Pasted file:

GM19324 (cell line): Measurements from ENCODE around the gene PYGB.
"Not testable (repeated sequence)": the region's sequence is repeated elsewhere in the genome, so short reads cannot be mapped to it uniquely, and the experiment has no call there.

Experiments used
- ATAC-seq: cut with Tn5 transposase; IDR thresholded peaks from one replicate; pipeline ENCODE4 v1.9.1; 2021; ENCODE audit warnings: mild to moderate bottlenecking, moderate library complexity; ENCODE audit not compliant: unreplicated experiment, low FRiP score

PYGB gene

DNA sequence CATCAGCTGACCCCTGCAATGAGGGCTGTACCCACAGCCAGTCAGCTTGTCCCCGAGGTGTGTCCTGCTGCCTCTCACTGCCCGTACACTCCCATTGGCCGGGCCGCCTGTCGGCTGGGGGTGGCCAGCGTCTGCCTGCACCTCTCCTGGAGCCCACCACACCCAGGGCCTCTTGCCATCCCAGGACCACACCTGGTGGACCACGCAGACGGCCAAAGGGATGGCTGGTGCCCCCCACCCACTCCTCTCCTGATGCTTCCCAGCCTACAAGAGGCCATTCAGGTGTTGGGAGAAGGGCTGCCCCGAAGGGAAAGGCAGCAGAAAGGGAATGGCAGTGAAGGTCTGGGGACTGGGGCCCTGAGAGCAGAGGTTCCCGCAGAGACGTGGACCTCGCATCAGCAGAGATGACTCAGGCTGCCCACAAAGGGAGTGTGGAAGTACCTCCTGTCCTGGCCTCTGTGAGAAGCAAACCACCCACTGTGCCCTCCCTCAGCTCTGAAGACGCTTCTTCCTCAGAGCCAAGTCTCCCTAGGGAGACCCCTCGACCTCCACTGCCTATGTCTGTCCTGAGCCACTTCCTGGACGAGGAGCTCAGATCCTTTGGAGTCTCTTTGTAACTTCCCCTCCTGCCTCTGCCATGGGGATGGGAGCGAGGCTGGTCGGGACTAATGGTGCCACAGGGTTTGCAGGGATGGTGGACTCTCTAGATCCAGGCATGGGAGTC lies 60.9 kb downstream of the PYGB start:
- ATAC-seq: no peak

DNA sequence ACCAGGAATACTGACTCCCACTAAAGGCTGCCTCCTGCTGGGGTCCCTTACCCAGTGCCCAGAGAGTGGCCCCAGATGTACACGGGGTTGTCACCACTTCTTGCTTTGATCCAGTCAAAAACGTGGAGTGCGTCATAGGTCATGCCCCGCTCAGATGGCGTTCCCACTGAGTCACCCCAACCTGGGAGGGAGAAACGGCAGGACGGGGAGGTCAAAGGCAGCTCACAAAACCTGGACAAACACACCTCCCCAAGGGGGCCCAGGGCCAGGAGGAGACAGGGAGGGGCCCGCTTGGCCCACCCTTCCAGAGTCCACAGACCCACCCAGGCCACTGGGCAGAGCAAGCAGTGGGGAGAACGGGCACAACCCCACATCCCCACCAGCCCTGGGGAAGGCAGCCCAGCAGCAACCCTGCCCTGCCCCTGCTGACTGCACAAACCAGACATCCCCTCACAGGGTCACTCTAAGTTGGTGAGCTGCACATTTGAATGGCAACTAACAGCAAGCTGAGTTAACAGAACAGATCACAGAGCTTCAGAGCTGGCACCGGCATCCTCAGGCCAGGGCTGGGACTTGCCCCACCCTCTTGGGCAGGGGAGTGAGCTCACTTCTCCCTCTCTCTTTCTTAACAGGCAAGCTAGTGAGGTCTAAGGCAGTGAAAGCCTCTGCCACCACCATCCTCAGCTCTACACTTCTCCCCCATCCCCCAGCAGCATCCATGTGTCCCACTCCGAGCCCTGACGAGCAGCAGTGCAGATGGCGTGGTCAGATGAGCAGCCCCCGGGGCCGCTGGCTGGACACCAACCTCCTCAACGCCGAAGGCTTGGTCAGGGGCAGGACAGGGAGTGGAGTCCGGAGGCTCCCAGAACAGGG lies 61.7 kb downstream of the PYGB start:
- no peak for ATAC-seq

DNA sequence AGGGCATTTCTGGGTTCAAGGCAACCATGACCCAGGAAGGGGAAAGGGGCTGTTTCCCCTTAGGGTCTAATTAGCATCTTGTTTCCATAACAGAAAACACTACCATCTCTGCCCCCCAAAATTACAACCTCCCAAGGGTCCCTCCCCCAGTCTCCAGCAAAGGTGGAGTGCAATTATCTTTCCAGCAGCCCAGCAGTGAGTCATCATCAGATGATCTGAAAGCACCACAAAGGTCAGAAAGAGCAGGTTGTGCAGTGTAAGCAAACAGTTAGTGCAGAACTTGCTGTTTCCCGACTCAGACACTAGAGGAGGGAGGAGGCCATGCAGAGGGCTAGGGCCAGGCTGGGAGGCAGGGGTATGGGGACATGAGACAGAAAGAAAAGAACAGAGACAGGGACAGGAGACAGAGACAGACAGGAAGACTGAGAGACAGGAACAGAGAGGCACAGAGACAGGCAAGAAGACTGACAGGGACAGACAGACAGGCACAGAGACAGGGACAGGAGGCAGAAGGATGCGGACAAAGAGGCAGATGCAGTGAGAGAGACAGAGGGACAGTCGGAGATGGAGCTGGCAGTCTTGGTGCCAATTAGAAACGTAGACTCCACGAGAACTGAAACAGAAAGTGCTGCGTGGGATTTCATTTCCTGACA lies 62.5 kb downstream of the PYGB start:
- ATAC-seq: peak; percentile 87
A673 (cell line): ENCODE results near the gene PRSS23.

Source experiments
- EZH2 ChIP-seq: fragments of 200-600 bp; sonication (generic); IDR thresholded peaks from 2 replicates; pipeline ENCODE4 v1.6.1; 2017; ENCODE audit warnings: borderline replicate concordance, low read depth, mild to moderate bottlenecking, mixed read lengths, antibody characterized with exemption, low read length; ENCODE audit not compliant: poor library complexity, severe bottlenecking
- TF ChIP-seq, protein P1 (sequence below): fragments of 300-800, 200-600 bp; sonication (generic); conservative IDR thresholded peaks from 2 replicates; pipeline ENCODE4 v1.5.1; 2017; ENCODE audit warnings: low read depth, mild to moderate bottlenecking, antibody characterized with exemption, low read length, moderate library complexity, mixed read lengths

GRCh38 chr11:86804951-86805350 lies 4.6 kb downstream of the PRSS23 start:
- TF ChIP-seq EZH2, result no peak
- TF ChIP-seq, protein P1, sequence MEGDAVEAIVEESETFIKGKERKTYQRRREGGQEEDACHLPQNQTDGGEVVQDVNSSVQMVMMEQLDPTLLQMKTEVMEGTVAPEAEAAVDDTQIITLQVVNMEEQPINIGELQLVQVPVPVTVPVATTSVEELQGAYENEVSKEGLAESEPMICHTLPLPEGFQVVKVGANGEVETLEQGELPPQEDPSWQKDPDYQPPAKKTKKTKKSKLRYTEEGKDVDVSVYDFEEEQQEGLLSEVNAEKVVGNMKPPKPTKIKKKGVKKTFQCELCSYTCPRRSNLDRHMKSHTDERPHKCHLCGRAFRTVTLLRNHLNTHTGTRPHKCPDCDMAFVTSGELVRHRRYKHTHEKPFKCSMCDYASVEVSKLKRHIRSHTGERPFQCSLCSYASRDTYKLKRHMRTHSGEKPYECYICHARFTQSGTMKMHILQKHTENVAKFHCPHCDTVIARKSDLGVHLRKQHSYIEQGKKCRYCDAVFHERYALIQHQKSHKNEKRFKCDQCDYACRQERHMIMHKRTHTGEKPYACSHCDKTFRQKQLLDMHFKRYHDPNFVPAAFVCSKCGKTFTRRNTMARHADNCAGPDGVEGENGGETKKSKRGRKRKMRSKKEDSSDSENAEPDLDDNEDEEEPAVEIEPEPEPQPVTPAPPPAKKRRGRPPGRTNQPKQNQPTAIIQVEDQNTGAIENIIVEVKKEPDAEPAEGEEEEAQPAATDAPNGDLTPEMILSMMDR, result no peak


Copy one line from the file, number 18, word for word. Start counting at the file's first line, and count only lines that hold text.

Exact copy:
- TF ChIP-seq, protein P1, sequence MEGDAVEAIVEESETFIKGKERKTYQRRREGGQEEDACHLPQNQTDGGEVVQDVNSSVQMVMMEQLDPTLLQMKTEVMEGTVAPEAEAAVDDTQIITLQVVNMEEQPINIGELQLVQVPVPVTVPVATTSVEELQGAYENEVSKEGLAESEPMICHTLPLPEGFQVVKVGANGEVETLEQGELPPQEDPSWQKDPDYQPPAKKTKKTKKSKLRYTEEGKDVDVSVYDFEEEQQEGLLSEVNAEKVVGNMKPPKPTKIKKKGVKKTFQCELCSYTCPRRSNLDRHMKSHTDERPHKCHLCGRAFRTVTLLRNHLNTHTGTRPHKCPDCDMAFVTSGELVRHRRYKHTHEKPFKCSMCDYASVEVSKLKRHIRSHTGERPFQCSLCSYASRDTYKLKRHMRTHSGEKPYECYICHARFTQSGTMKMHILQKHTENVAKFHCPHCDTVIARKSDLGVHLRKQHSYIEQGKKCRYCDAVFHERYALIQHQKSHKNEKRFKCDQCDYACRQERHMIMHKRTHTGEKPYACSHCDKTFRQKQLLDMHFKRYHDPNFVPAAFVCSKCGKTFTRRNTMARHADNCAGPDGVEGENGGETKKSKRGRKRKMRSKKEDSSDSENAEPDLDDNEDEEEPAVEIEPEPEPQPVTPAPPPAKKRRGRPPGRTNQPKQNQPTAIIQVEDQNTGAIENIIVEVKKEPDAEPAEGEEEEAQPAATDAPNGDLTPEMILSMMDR, result no peak